The latest from Michigan Avenue editor in chief J.P. Anderson.
Pooling our resources: Hanging with cover star Duncan Keith in the restored Tank pool area at the Chicago Athletic Association during his photo shoot.
In my 15 years as a Chicago journalist, I’ve written countless stories and interviewed a gamut of inspiring figures, from passionate philanthropists and powerhouse CEOs to Hollywood icons and world-class athletes (like our current cover star, 2015 Stanley Cup playoffs MVP Duncan Keith). But no story I’ve worked on has hit as close to home as this month’s feature on the state of Alzheimer’s disease in the US.
My father was diagnosed with Alzheimer’s three years ago. He still lives at home and recognizes our immediate family, but he has little sense of time or place and exists in a perpetual state of confusion. “When are we going home?” has become a constant question, even though he’s standing in the kitchen of the house he and my mother have lived in for 45 years.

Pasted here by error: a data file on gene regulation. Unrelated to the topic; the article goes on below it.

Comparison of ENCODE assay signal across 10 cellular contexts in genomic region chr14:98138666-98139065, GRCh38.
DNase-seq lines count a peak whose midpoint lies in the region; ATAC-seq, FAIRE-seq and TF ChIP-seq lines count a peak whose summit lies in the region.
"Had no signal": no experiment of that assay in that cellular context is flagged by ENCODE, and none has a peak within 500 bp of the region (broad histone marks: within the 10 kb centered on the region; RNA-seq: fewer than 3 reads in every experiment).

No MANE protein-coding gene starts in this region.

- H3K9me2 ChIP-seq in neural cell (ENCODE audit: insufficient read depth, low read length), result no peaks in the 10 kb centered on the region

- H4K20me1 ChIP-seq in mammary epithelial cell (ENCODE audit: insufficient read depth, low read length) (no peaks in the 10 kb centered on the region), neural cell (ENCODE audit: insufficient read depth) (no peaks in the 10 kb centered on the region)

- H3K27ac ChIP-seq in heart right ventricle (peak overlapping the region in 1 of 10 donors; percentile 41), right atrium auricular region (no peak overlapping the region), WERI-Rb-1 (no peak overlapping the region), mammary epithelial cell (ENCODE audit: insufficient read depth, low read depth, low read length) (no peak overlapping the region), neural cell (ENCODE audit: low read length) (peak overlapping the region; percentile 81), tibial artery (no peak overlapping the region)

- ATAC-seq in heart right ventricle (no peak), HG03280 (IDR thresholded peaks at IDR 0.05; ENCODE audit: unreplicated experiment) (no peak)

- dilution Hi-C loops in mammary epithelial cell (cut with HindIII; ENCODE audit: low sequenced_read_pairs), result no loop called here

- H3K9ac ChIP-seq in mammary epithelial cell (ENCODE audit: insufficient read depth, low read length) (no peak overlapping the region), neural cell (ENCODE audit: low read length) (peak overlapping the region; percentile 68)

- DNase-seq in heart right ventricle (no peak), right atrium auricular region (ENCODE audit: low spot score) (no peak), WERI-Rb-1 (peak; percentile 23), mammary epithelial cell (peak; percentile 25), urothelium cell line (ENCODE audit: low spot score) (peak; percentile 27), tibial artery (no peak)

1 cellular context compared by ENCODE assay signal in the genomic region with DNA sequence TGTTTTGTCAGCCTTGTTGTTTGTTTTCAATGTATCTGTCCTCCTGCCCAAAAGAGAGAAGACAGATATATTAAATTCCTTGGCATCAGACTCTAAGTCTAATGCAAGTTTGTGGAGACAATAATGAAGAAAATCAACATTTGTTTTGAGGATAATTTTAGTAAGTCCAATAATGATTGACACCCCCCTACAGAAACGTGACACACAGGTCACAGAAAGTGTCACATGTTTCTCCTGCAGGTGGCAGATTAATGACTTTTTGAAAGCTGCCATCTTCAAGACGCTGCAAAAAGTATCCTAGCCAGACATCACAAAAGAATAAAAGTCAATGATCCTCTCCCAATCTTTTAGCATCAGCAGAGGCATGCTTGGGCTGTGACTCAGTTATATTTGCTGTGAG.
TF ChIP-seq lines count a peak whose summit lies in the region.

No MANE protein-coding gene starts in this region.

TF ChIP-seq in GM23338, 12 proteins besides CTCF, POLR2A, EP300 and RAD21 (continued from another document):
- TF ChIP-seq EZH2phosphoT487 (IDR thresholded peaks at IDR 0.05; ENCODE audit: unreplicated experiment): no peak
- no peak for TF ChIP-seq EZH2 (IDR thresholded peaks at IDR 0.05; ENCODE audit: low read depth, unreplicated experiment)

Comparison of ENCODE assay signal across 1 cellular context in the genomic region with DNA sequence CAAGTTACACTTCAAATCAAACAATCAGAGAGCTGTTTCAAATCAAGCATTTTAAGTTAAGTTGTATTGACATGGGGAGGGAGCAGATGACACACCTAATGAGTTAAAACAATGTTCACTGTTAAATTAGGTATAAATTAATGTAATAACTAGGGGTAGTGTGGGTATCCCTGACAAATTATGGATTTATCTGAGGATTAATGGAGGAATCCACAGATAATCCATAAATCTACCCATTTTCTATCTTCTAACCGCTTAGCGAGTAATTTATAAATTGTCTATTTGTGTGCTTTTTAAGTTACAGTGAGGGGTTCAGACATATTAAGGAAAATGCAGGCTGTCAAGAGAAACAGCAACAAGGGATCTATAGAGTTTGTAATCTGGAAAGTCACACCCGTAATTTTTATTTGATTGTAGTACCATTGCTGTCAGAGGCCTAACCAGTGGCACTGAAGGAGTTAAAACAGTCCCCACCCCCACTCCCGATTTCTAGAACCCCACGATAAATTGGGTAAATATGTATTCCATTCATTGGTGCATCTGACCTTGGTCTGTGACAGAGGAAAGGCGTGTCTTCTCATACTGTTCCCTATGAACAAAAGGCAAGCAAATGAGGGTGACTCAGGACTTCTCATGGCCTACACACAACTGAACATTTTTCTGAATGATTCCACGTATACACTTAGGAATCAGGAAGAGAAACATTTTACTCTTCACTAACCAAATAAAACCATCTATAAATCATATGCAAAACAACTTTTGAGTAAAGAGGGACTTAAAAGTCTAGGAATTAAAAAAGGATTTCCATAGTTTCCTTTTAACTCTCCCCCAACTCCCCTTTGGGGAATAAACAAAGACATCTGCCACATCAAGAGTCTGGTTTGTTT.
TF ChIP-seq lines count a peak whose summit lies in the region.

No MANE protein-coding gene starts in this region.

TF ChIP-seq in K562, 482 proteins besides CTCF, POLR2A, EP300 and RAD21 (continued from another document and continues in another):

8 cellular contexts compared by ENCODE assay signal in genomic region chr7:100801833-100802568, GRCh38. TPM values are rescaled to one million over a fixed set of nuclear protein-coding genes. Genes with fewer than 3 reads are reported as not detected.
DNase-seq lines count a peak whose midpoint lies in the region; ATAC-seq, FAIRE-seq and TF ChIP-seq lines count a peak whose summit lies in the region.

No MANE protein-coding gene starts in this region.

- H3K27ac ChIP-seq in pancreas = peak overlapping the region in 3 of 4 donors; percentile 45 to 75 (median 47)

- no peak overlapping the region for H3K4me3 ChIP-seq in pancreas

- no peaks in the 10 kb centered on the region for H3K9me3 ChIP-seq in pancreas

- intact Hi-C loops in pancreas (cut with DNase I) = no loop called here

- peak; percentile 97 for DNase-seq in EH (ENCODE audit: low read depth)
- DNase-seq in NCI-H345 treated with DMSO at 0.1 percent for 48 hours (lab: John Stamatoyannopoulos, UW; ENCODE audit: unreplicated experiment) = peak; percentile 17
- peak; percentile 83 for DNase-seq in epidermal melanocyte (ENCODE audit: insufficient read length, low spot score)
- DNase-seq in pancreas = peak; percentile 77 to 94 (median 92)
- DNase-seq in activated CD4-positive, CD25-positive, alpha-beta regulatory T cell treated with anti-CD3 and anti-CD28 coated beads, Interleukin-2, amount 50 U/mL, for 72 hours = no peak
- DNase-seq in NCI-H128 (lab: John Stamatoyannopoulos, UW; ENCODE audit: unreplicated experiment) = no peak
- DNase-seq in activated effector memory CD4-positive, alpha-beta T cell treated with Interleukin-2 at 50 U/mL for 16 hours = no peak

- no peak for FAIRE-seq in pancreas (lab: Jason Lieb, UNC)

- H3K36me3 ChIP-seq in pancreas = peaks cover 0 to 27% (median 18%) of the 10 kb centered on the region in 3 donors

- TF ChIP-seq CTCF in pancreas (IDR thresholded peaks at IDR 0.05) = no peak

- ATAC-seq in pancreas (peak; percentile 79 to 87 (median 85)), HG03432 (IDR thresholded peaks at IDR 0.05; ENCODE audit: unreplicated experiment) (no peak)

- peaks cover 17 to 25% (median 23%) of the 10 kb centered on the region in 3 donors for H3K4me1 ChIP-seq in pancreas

One consolation is that my family isn’t alone—not by a long shot. Some 5.3 million Americans are suffering from the disease, and it has made caregivers of millions more. As the numbers rise, the fight against Alzheimer’s has become ever more urgent, and few have been as crucial to that fight as Princess Yasmin Aga Khan. The daughter of Hollywood legend Rita Hayworth, Princess Yasmin has spent the past three decades raising awareness (and millions of dollars) through the Rita Hayworth Galas in Chicago and New York. With National Alzheimer’s Disease Awareness Month and National Caregiver Month both falling in November, it’s the perfect time for Michigan Avenue to tell the story of her inspiring work in Chicago and beyond, and to fulfill the magazine’s mission of championing those who are doing great things for the good of others. Because although there may not be a cure for Alzheimer’s disease yet, thanks to Princess Yasmin we’re getting there. That’s good news for my family and yours, and it’s a story I’m honored to tell.